In general, animal-based products have a significantly higher footprint than plant-based alternatives. This is true not just for food, but also for fashion. That is because it’s overall much more efficient to create what we need from plants, then feed those plants to animals and create the items or foods from them. Additionally, some animals including cows and sheep produce methane – a greenhouse gas which is 84 times more potent than CO2 in the short term.

It’s always good to only buy what you need – but especially so when it comes to food. That’s because food waste can be another substantial source of methane. When we throw away uneaten food rather than composting it, it is sent to a landfill, where it lacks the access to oxygen it needs to break down efficiently. Instead, it sits around in a landfill without decomposing and produces methane.

Shopping local, which we’ve already mentioned before, has another overarching benefit. Generally speaking, western countries use significantly more renewable energy than developing countries. If you buy something made locally, the carbon footprint will also likely be reduced because of the use of a higher share of green energy.

Shop to reduce packaging

Excess packaging, especially plastic, has been another frequently discussed environmental issue in recent years – how do you shop with this in mind?

When going into a store to shop, always make sure you’re taking a cloth bag with you, so that you don’t have to buy a single-use bag. Even paper bags add to waste being thrown away from our homes. If you’re able to bring other reusable packaging, such as reusable produce bags or soy wax wraps, that’s another step towards more ethical shopping and a more sustainable lifestyle.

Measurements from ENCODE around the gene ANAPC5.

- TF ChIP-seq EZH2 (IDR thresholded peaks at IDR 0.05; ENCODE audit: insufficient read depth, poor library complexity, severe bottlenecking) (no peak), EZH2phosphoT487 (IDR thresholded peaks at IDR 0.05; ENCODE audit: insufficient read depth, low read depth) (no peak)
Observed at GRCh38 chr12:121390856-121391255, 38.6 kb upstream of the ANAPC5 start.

Sometimes, packaging can’t be avoided – and in those cases, it’s important to look for more sustainable packaging options. Always choose cardboard, glass or metal over single-use plastic.

salt & Wild ethical shopping

Lastly, we can’t forget about the waste being produced in the background – just because we don’t see the waste our shopping creates doesn’t mean it isn’t produced! This is another point where it pays off to shop locally – because products shipped from far away usually use a lot of packaging in the process.

Buy recycled or pre-loved

Lastly, one of the best ways to ensure what you’re buying is ethical and sustainable is to buy recycled or pre-loved alternatives. This way, no new materials have to be created and you’re preventing used items from ending up in a landfill.

Almost anything can now be bought pre-loved: from clothing to electronics. With how quick many of us are to throw away our possessions, many of the pre-loved items are actually barely used!

Recycling works better for some materials than others, but it’s still something we should be focusing on. Metals and glass in particular can be recycled indefinitely, as they don’t lose quality through the process. All that is needed to produce items made from recycled materials are resources such as energy or water needed to re-form the materials into a new item.

Whether you’re shopping pre-loved or recycled, you’re taking one of the most important steps towards sustainable and ethical shopping.